The Do the Write Thing (DTWT) program is an initiative of the National Campaign to Stop Violence (NCSV). The Do the Write Thing Challenge gives middle school students an opportunity to examine the impact of youth violence on their lives in classroom discussions and in written form by communicating what they think should be done to change our culture of violence. “By encouraging students to make personal commitments to do something about the problem, the DTWT program ultimately seeks to empower them to break the cycles of violence in their homes, schools and neighborhoods.” DTWT
Each year, two student essays are selected to represent the City of Detroit in Washington, D.C. The two students are identified as the DTWT National Ambassadors and their winning essays are added to the State of Michigan Library in Lansing, Michigan and the National Library of Congress archives in Washington, D.C.
A teacher meeting will take place at Detroit Enterprise Academy on Wednesday, December 9, 2015 for all English Language Arts teachers in the Metro-Detroit area that are interested in learning more information about the Do the Write Thing (DTWT) essay contest. All teachers that are interested in attending the meeting can contact the DTWT Detroit City Chair Zemen Marrugi at firstname.lastname@example.org. The teachers meeting will include the 2016 DTWT student applications, essay requirements, and school participation details. The meeting will also include information about the 2016 Student Recognition ceremonies in Lansing, Michigan and Washington, D.C.
Need a creative way to get your students excited about writing? Check out my video on a teaching strategy that is sure to improve your students’ writing skills. Whether you are a classroom teacher, academic specialist, paraprofessional, or a parent looking for ways to enhance your own child’s writing craft, you will benefit from this teaching strategy.
Would You Rather Notebooks give students an opportunity to reflect on the material that is being taught in the classroom and share their opinion on two different scenarios. Here is how you can implement this teaching strategy in your own classroom:
1) Provide each student with a notebook. You can use any type of notebook as long as it has line paper in it.
2) Give the students a chance to decorate the cover of the notebook so that they can become excited about writing in the notebook. Be specifics with what you would like included on the cover.
3) Place the notebook assignment as part of the students regular writing exercise. I strongly encourage you assign this as a small group or independent work during workshop or stations. This type of writing exercise is not meant to be taught whole group. This strategy works best if done one-on-one or independently so that students can work on their own pace through the writing sample.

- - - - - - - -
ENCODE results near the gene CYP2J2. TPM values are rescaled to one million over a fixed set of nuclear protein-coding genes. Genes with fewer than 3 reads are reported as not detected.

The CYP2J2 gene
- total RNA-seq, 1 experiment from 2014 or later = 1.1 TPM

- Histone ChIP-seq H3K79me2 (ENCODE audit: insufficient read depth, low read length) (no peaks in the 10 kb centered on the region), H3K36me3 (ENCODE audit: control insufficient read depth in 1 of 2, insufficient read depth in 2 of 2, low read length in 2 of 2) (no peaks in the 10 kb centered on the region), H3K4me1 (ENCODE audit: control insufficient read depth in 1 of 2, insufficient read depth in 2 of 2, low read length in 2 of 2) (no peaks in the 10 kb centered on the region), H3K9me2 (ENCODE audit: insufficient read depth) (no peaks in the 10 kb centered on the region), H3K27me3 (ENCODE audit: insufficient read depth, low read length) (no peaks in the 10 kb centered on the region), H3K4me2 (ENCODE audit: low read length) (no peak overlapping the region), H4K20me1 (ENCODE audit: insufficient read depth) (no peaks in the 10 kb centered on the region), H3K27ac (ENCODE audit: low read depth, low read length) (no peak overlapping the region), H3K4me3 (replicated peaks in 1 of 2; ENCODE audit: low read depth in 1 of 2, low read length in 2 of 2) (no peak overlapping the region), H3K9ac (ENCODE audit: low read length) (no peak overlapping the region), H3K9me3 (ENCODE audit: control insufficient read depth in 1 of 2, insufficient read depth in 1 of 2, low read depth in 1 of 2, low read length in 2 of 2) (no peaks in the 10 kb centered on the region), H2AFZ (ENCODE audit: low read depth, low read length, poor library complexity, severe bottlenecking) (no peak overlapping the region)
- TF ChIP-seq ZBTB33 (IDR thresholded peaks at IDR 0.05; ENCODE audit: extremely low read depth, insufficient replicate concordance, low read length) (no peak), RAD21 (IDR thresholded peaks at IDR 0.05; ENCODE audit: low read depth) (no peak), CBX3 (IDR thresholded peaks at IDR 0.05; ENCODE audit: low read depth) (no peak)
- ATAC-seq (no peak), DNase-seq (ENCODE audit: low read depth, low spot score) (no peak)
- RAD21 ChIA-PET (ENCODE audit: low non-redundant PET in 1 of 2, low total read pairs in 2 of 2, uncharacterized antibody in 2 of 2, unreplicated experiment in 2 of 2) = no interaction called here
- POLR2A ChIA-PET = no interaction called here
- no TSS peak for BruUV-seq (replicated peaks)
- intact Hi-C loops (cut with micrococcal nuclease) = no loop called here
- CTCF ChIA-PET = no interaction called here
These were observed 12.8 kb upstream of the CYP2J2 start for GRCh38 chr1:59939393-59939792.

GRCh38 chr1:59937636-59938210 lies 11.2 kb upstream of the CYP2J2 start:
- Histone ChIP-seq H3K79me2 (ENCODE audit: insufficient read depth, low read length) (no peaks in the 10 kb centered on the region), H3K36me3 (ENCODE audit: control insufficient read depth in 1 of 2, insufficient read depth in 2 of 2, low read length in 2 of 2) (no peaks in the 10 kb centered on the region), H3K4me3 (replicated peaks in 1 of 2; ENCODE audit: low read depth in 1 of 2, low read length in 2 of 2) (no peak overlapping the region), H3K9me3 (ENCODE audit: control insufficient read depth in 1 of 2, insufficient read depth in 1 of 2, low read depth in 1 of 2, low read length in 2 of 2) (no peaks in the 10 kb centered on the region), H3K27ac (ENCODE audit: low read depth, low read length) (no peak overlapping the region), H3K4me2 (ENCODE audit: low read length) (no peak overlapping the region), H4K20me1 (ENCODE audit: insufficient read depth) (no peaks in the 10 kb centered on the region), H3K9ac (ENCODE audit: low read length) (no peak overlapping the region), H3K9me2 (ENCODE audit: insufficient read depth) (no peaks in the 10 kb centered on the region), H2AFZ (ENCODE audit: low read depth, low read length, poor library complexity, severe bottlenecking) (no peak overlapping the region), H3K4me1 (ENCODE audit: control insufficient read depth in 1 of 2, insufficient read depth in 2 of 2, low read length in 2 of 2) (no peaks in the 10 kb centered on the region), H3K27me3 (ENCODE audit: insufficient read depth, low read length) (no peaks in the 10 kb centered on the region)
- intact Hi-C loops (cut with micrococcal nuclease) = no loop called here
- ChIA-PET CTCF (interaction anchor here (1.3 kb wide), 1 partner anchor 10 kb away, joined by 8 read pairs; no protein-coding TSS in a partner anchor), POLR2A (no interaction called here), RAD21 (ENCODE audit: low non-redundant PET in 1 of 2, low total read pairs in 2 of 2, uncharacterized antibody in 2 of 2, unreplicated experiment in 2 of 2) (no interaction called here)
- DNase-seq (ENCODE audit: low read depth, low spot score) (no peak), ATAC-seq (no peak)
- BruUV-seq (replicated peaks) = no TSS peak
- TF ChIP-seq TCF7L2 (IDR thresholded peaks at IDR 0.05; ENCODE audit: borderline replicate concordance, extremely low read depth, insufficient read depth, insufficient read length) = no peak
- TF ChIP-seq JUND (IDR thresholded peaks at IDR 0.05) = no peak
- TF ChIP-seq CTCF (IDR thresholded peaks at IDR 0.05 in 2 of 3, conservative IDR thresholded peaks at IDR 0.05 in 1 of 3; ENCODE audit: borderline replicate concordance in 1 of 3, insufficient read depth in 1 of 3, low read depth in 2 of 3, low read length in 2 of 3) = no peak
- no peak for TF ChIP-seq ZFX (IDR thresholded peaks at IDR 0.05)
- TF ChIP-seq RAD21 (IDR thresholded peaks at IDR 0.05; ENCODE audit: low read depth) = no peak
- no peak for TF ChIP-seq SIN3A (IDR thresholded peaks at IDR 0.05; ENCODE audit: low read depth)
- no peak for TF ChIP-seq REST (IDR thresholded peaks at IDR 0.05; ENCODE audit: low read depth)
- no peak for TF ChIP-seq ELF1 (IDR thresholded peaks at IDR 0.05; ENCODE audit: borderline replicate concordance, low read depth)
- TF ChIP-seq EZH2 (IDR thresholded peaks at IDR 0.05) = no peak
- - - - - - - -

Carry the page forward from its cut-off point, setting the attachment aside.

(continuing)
4) You can cross curriculum and have the students respond to a variety of questions related to all subjects. Modify accordingly depending on the students’ age and content area. This teaching strategy does not necessarily have to be used during the Language Arts or Reading block. Students can write in their ‘Would You Rather’ notebooks during Social Studies and Science. Ask questions like, “Would you have rather been a soldier during the American Revolutionary War or American Civil War?” Giving the students an opportunity to reflect on the material you have taught them throughout the year will help you measure exactly how much information they were able to retain.
Share your comments below and provide me with feedback on how you feel about the information on the teaching strategy I shared with you. Let me know what other videos or strategies you would like to learn more about and I will try my best to provide you with the resources in some of my future blog entries.
Blog and video models best practices for creatively incorporating writing in the classroom.
About Zemen Marrugi
Zemen Marrugi is an Assistant Principal and national presenter. She’s worked as an elementary and middle school teacher and has presented countless workshops on topics like Differentiated Instruction and Creative Classroom Workshop Ideas.
In addition to presenting workshop to elementary/middle school teachers, Marrugi has also presented workshops for college activities personnel at the Council for Advancement and Support of Education’s Association for Student Advancement District 5 Great Lakes Conference and the National Association for Campus Activities Regional and National Conventions. Her experience in the educational world is very broad and includes both private and public sectors.
Marrugi received her Bachelors from Wayne State University in Elementary Education and her Masters from Grand Valley State University in Educational Leadership. She holds a professional teaching certification and a school administrative certification. Marrugi also has an English Language Arts endorsement. Click here for more information on Zemen Marrugi.